Reshaping One of Nature’s Most Complex Defense Mechanisms to Help Fight Diseases

February 9, 2018

Biomedical research with non-human primates (NHPs) has resulted in several notable medical breakthroughs.1–5 NHP research has been essential to our understanding of how the human body responds to infectious and non-infectious diseases and organ transplantation, and to finding therapies for certain cancers and AIDS. NHP biomedical research is made more translatable to human disease using NHP-related laboratory reagents for the characterization and modulation of disease-causing processes.

Established by a grant in 2000 from the Office of Research Infrastructure Programs at the National Institutes of Health, the Nonhuman Primate Reagent Resource (NHPRR) program functions as a one-stop-shop for NHP laboratory reagents. NHPRR’s mission is to facilitate the optimal use of NHP models in biomedical research by providing reagents to increase precision and predictability of the NHP model. The high-quality reagents provided through NHPRR (useful for NHP or human studies) are manufactured by MassBiologics, a non-profit company at the University of Massachusetts Medical School. Most of the reagents available through NHPRR for research are classified as “biologics,” which are genetically engineered proteins derived from genetic sequences. In addition to research applications, biologics are being used in humans to treat infectious illnesses, autoimmune diseases, and some cancers.

The NHPRR has a collection of novel biologics or antibodies that deplete certain cell populations or perturb cell communication pathways important for the immune response. The cells targeted by biologics serve to mount an immune response to defend against invading bacteria, viruses, or toxins. However, in some cases, the reagents will help show that activation of the targeted cells is actually responsible for promoting disease. In essence, these reagents can identify and reshape elements of a complex defense mechanism to help fight complex diseases.

An anti-CD40 antibody can bind not only NHP species, but also a human target. Photo courtesy of Dr. Keith Reimann, Program Director of NHPRR.
An anti-CD40 antibody can bind not only NHP species, but also a human target. Photo courtesy of Dr. Keith Reimann, Program Director of NHPRR.

One type of reagent (a depletion antibody) targets the molecule CD40 to block the activation of certain T cell populations. In some human conditions, blocking the abnormal activation of these T cells may prevent a harmful immune response, such as organ transplant rejection.6,7 Other biologics that are available through NHPRR are called “bispecific” antibodies that simultaneously bind to two targets to enhance the destruction of certain cell populations (e.g., cancer cells).8 Bispecific antibodies can also be designed to carry therapeutics across the blood-brain-barrier (an almost insurmountable barrier) of the body and will facilitate the treatment and ultimately the cure for many brain-related illnesses.9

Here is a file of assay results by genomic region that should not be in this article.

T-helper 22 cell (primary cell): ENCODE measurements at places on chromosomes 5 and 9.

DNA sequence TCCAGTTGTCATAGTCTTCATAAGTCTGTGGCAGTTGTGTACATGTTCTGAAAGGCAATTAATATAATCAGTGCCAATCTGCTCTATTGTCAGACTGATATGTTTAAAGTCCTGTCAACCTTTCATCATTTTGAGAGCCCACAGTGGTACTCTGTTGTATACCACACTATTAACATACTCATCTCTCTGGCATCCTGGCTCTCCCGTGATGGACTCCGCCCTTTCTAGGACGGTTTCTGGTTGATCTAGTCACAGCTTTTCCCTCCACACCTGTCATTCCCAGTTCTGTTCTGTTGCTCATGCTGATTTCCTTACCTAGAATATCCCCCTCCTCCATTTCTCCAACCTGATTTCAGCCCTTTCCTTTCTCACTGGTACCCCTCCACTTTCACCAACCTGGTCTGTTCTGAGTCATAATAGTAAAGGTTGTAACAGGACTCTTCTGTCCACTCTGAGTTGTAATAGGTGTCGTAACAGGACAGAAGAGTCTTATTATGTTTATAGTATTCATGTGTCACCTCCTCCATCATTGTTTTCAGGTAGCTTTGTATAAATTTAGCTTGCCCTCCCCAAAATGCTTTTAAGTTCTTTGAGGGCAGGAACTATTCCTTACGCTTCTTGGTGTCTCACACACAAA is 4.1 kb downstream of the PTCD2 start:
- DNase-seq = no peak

The ultimate goal of the NHPRR program is to develop reagents that are applicable for clinical use. Currently, NHPRR has several reagents that are being tested as new disease intervention drugs. For more information on the program and to view the current catalog of reagents, visit their website at

1 Bontrop RE. Nonhuman primates: essential partners in biomedical research. Immunological Review. 2001;183:5–9.
2 Capitanio JP, Emborg ME. Contributions of nonhuman primates to neuroscience research. Lancet. 2008;371:1126–1135.
3 Haigwood N (2016). The critical role of nonhuman primates in medical research (white paper). Retrieved December 13, 2014, from
4 Enders J, Weller T, Robbins F. Cultivation of the Lansing strain of poliomyelitis virus in cultures of various human embryonic tissues. Science. 1949;109(2822):85–87.
5 Anderson DJ and Kirk AD. Primate models in organ transplantation. Cold Spring Harbor Perspectives in Medicine. 2013; 3(9):a015503.
6 Zhai Y and Kupiec-Weglinski JW. The CD154-CD40 costimulation pathway in organ transplantation. Transplantation Reviews. 2004;18(1):10–19.
7 Mohiuddin MM, Singh AK, Corcoran PC, Thomas III ML, Clark T, Lewis BG, et al. Chimeric 2C10R4 anti-CD40 antibody therapy is critical for long-term survival of GTKO.hCD46.hTBM pig-to-primate cardiac xenograft. Nature Communications. 2016; 5(7):11138.
8 Kantarjian H, Stein A, Gökbuget N, Fielding AK, Schuh AC, Ribera JM, et al. Blinatumomab versus chemotherapy for advanced acute lymphoblastic leukemia. The New England Journal of Medicine. 2017; 76(9):836–847.
9 Merriam, D, Chen, C, Méndez-Lagares, G, Michaels, AJ, Yan, J, Casaz, P, Reimann, KA, et al. Depletion of gut-resident CCR5+ cells for HIV cure strategies. AIDS Research and Human Retroviruses. 2017;33(S1):S70–S80.

Last updated: 10-23-2019